Monday, November 22, 2010

a stick of butter, a loaf of bread, crushed pineapple, and a new pen.

My black ink pen exploded all over me at the grocery store while I was crossing off items off my list. It reminded me how futile it is to make lists, because they never work for me. I always forget something. It's ridiculous. Going to the grocery store is like walking into a black hole and I lose all concept of time and space. I daydream and I'm mesmerized by the neatly stacked shelves and bright marketing. It's all like an Andy Warhol painting--in real life! I'm also easily distracted by sale items and good-looking food, too. Marketers love me because I'm the female between 34-49 head of the household who does the primary grocery shopping, so I know I'm an easy target and I'm being unfairly singled out. (Like when Kacy pointed out that we were humming along to "the cool music" in a Swiffer commercial--that's when I first realized I was now "target demographic.") I don't go to the grocery store hungry, but I'm always in the mood to eat, so there's that, too. It's all just a bad combination.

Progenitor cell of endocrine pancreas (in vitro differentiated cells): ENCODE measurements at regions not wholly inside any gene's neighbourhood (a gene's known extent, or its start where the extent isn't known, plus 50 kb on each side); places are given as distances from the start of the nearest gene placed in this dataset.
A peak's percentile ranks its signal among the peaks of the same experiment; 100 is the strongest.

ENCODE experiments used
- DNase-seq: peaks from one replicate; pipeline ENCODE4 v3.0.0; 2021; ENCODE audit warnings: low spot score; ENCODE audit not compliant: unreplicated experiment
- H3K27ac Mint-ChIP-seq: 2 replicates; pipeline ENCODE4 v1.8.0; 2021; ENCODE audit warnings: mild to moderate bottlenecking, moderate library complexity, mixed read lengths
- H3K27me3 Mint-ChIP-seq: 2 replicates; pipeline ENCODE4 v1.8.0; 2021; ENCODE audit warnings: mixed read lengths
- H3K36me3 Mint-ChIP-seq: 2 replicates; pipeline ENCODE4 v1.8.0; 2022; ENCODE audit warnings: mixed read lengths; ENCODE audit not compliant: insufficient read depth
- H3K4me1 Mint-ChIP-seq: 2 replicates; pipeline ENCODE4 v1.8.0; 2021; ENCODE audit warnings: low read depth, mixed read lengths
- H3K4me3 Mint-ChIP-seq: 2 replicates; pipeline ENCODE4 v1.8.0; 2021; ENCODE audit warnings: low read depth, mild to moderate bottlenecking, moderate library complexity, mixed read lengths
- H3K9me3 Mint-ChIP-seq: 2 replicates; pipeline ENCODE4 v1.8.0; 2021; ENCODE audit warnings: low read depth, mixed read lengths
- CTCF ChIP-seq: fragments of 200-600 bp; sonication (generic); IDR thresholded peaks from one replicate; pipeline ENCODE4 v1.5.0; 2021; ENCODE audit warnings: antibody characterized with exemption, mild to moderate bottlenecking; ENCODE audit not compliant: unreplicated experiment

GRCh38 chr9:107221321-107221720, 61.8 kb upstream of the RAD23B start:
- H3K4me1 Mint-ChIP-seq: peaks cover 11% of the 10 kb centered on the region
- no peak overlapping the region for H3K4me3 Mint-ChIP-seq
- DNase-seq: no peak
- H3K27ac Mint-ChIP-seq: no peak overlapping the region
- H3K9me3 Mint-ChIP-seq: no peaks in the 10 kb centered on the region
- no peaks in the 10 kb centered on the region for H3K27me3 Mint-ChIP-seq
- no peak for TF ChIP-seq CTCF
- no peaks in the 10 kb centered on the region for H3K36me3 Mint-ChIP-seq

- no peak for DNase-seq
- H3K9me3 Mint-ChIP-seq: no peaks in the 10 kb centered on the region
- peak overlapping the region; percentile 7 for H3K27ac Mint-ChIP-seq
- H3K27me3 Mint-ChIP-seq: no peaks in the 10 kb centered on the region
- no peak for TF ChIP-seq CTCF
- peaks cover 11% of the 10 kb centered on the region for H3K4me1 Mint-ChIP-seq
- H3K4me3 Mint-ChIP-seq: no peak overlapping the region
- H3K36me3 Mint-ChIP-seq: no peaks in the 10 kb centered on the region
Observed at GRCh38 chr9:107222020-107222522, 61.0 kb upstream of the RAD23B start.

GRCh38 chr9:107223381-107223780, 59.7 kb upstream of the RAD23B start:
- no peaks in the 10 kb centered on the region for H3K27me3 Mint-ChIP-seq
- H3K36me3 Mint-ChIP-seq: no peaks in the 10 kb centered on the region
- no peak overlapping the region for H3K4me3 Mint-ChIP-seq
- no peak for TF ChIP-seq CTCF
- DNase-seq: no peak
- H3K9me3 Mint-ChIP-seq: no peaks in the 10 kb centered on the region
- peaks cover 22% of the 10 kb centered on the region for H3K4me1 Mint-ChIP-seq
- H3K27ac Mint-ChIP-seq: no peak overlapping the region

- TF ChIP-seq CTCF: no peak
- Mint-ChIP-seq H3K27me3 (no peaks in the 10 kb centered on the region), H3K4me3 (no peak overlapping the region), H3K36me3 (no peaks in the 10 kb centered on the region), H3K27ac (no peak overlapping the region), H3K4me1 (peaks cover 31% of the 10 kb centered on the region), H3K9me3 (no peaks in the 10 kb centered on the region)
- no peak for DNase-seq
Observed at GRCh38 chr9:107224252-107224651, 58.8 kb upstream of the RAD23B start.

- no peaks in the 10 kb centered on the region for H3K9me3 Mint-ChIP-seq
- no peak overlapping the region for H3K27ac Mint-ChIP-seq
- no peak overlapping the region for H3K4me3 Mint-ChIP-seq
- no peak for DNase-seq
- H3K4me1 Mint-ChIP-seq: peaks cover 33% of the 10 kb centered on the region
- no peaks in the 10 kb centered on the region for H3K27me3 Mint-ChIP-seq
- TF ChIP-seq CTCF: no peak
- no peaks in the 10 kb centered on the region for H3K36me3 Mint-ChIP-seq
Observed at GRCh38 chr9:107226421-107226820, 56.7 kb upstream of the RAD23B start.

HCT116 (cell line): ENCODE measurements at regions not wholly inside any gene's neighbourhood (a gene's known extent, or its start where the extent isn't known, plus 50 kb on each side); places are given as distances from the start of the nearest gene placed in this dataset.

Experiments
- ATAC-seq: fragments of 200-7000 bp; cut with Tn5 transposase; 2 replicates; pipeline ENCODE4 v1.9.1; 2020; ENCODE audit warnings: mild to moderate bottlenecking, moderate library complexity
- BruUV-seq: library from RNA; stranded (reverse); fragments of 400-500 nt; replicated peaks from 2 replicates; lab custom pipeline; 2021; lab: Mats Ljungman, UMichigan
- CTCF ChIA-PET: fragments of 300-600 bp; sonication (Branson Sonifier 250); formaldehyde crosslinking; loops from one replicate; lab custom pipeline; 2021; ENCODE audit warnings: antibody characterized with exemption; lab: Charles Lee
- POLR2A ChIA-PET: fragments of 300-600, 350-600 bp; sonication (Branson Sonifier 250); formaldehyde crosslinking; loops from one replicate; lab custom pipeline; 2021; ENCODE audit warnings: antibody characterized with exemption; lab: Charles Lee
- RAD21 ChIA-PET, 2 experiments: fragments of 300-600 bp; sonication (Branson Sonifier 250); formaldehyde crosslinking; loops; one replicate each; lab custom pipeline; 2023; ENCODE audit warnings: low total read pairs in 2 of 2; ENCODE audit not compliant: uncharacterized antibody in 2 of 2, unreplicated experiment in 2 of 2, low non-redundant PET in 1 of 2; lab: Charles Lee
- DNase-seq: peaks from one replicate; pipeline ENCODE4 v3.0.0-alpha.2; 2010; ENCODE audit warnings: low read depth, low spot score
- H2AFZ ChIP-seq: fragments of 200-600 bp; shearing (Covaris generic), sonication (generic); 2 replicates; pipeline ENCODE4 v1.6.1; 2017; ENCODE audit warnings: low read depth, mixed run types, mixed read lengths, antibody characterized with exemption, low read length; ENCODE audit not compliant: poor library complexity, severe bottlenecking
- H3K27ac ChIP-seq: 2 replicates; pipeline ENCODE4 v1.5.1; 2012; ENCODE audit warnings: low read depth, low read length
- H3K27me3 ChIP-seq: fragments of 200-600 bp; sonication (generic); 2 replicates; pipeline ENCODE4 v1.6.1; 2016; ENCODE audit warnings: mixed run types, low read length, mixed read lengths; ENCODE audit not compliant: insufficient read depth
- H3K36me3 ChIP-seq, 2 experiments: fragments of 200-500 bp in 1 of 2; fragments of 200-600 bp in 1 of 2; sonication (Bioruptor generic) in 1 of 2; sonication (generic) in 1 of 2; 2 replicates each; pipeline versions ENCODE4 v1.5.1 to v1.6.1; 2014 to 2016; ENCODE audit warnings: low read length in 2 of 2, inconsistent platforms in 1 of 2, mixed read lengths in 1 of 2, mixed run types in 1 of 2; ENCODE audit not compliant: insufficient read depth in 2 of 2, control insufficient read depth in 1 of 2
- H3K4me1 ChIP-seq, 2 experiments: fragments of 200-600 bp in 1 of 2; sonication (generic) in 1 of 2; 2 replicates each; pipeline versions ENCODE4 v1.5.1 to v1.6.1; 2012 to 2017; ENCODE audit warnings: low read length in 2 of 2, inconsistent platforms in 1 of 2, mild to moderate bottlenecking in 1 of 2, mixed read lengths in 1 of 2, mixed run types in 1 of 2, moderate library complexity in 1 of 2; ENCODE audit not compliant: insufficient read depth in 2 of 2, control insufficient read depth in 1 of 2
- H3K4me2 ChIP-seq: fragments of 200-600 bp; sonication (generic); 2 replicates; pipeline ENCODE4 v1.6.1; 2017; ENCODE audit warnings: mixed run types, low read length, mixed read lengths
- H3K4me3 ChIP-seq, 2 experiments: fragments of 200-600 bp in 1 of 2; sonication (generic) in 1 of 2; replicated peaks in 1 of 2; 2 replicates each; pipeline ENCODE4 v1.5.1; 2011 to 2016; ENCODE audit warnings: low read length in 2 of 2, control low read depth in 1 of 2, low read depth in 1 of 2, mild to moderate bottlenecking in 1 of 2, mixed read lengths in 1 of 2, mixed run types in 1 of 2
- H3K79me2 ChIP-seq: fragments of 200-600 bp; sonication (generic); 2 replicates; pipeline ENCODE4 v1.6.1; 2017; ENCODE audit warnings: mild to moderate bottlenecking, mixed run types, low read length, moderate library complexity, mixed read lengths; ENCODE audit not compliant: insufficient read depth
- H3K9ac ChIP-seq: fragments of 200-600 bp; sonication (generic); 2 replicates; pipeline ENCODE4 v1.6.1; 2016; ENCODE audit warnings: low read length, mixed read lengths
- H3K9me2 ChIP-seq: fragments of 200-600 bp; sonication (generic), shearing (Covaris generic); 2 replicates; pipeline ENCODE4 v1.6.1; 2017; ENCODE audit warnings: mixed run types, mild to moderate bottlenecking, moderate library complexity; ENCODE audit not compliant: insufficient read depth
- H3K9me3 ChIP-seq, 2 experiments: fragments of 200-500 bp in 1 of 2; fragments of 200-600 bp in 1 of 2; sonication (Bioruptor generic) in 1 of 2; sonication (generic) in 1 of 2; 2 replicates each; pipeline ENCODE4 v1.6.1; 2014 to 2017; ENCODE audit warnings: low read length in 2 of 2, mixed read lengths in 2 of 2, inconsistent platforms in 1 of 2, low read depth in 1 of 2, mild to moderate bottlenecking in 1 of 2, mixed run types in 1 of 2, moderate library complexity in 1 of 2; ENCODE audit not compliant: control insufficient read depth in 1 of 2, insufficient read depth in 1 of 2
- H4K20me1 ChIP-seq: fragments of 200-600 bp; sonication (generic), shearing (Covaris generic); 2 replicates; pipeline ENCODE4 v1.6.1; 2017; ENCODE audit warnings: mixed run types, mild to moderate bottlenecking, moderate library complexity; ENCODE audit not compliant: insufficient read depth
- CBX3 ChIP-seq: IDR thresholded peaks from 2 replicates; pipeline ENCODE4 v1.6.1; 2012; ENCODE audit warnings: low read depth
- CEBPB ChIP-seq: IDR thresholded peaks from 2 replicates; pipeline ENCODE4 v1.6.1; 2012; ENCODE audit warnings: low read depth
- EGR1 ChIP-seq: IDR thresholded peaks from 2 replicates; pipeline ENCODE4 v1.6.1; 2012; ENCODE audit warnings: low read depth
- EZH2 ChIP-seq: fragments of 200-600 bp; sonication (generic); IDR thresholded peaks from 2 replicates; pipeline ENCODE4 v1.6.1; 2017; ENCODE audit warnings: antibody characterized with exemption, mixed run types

I thought I was being so great at writing a list down. And I never cross off items on my list. Just moments before, I was patting myself on my back at how organized and prepared and calm I was in this usually stressful situation. I thought is was necessary because I was doing "the week of Thanksgiving" marathon shopping. That's some serious grocery shopping and I have a lot of food expectations for this week (and I think a lot about pie) and I didn't want to have to come back to the grocery store and lose another day of my life. But I probably will and the exploding pen was my message from the universe saying, "A list!? Nice one. You're too weak to withstand my evil magnetic pull. . .You'll be back!"

So there I was next to the deli, distracted by the exotic cheeses, and my black ink pen ran down my right hand and down my list. I tried to fervently blot out my pathetically long list, but it made things worse of course. I had to guess a couple of items. I still don't know why I had crushed pineapple on my list. I think that was a misread. So now I have permanent black ink all over my hand in a cool, twisty pattern that won't wash out and when people inevitably ask me "What happened?!" (Why do people ask that--because they really don't know why ink would get on your hand or because they're making conversation?) I simply tell them that I opened a horcrux and I'm slowly dying.

Saturday, November 20, 2010

The name of my blog isn't random

I've had a few "almost famous" moments. I thought I would share them here.